Banks hoping to sell themselves to their large rivals should stop holding their breath, according to the chief executives of three of the country's largest banks.
"Buyer beware," Richard Davis, the chairman and chief executive of U.S. Bancorp (USB), said at a banking conference Thursday.
Two other CEOs, PNC Financial Service Group's (PNC) William Demchak and Bank of America's (BAC) Brian Moynihan, concurred during the same panel discussion.
Moynihan showed a sense of humor about just how sour some big bank deals can turn. He has spent most of his tenure cleaning up the messes created by his predecessor, Ken Lewis, who bought Merrill Lynch and Countrywide as the banking industry collapsed into crisis.
"One of the things that makes my job easier than my predecessor's is that we can't acquire something," Moynihan said to laughter from the bankers attending The Clearing House's annual conference in Manhattan.
U.S. Bancorp, smaller than Bank of America and not yet near the government's cap on companies holding more than 10% of the country's deposits, has made some small acquisitions in recent months, including a deal announced Wednesday to buy an Irish hedge fund. U.S. Bancorp has also been described as the lead contender to buy the Chicago branches of Citizens Financial Group, which is owned by Royal Bank of Scotland.
But large, transformational purchases are "to be avoided" because of the uncertain regulatory and business environment, Davis said.
"In the old days you'd buy the bank and do due diligence on credit, and put a certain mark on top of that in case you're wrong. You can't really mark this. You have to take a limited view of what the risk is worth, and then you decide to take it or not. It's a buyer beware environment for sure," he added.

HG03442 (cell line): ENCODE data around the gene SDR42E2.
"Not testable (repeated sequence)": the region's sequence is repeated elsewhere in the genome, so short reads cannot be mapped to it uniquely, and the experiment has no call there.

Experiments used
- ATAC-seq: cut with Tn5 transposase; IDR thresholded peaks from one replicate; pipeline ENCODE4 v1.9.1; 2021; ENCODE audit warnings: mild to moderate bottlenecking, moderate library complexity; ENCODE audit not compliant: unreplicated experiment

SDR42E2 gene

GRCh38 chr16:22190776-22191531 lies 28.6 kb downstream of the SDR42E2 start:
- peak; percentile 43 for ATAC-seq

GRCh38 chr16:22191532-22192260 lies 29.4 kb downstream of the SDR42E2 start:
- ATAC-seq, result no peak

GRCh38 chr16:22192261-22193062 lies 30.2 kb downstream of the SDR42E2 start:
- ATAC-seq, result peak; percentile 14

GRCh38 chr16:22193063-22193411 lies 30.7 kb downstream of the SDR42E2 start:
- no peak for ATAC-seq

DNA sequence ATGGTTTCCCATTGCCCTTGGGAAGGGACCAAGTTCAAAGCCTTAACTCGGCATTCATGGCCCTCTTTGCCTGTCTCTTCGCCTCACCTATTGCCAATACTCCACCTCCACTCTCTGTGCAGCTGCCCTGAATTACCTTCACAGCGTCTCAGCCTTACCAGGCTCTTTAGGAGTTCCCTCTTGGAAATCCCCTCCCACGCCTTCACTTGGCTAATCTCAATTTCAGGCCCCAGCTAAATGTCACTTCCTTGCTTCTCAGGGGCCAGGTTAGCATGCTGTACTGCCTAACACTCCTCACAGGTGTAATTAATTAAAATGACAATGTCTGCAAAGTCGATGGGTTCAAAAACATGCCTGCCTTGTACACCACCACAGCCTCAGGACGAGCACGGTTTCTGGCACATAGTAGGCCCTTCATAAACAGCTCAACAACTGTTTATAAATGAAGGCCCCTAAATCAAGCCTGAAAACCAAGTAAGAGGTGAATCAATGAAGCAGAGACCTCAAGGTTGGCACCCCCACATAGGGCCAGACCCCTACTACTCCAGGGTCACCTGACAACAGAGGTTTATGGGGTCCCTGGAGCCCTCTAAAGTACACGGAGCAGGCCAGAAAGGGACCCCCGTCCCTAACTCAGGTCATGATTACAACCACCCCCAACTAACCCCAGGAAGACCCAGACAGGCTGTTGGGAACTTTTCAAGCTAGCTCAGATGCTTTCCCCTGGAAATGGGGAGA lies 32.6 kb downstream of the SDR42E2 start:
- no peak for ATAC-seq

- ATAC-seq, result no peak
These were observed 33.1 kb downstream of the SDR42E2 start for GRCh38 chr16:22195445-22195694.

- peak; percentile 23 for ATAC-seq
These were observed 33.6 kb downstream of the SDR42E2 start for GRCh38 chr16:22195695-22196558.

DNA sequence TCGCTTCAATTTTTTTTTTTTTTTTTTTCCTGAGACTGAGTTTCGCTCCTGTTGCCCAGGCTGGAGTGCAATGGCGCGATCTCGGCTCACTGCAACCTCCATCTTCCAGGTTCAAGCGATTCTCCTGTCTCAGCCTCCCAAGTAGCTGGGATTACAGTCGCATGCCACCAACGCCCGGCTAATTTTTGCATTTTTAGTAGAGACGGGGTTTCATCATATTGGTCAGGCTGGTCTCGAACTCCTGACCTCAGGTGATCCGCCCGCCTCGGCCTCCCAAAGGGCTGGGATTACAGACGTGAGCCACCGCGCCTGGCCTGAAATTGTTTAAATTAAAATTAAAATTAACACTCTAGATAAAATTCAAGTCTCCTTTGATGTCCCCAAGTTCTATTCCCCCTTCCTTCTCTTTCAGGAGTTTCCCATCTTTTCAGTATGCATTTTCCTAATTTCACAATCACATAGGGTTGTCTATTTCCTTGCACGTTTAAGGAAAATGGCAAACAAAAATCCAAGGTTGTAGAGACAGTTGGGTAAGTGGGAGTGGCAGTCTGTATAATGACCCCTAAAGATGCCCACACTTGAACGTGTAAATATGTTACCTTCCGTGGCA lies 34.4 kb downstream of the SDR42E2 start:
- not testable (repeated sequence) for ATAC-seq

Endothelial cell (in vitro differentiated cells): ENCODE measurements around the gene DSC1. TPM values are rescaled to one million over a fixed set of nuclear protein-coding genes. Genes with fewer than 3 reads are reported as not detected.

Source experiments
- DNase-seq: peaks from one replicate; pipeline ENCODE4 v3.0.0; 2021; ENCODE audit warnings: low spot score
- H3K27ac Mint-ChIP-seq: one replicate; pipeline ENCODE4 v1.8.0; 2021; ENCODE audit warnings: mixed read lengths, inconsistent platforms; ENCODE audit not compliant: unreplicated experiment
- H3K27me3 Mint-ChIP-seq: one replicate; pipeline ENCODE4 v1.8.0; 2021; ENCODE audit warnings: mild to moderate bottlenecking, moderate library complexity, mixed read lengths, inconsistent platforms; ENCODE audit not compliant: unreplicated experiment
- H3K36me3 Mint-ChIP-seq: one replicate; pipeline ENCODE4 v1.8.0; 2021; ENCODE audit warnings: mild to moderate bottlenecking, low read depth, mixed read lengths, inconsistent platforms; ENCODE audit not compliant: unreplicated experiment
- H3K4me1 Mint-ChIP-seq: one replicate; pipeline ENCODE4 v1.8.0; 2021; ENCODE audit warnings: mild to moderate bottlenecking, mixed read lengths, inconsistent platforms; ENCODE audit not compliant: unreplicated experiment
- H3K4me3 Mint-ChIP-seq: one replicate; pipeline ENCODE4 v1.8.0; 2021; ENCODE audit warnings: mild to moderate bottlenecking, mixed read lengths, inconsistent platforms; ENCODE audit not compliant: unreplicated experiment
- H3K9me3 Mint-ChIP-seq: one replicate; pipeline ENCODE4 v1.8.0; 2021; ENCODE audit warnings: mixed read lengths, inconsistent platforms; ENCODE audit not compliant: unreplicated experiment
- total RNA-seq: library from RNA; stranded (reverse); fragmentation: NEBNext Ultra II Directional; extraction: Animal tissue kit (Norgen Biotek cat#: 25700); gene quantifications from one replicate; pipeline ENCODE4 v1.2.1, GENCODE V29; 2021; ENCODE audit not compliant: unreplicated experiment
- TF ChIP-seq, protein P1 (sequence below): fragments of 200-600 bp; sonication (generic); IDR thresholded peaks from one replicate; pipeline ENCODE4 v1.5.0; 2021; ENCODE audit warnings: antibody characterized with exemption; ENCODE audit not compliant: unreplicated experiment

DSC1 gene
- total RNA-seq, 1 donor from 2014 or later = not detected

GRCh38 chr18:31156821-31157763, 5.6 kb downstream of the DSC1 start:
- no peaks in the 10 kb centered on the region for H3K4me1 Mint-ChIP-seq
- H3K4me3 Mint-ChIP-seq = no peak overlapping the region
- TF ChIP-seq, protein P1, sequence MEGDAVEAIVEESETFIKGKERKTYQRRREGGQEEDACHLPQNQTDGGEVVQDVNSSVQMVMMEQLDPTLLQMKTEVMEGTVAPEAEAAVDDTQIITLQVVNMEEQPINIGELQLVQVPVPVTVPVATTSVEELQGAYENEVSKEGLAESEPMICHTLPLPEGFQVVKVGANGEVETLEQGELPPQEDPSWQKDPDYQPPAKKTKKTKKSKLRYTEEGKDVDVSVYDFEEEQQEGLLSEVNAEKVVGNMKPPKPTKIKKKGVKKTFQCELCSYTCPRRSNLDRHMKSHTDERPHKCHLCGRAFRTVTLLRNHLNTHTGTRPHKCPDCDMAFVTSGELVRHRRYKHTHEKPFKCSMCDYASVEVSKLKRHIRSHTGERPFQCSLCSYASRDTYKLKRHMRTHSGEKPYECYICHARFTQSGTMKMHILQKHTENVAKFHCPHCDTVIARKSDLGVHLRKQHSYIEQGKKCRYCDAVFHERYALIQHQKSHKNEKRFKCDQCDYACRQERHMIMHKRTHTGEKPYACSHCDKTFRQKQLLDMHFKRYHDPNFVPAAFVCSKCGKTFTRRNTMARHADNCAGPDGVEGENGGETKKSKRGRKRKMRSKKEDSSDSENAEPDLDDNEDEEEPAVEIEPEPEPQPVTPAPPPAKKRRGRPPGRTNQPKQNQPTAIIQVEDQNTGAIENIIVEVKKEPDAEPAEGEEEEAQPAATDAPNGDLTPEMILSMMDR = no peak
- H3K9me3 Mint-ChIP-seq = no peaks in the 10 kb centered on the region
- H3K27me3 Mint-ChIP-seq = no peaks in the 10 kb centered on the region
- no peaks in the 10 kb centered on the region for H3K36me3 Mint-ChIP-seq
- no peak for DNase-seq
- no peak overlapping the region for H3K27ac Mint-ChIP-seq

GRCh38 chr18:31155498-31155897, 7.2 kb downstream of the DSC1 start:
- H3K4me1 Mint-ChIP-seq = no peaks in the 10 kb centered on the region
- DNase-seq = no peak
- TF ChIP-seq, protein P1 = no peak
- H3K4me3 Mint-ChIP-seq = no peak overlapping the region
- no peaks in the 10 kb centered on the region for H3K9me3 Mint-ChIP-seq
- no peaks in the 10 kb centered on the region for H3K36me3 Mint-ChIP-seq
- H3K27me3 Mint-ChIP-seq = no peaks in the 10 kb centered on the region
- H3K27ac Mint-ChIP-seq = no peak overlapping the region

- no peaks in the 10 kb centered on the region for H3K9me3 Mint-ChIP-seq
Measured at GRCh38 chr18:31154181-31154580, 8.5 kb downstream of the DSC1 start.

Davis predicted that it will be easier for banks to buy other companies "in a few years forward. But in the meantime I think it's a very dangerous thing to do."
Moynihan, speaking after Davis, made another wry reference to the Countrywide acquisition that saddled Bank of America with a massive and imploding mortgage portfolio. "What Richard describes you remember what happened to us. So we learned a lot about what was probably an unpredictable acquisition, for sure," he said.
Davis and Demchak have both expressed their suspicion of big purchases in the current environment, and Demchak reiterated his concerns on Thursday: "The inherent unknown value of what it is you're buying, because of the inability to mark the look-back risk or whatever else might be there, makes it pretty tough."
In an interview after the panel, Davis said that the government's stress-testing process has helped teach him what to look for in future acquisitions. But it is more difficult to figure out what past business practices, or lapses, bank sellers bring with them, he said.
"There are principles that will apply down the line where we can look at a bank with the skills that we're building now, so let's stress-test it forward," he said. "But the backward part I haven't got an answer on when, but I know we'll get to a point where all of a sudden it seems that the pendulum has settled again and there's no dire need for municipalities or state [attorneys general] to go back and try to find someone or something wrong. But until then, be very careful."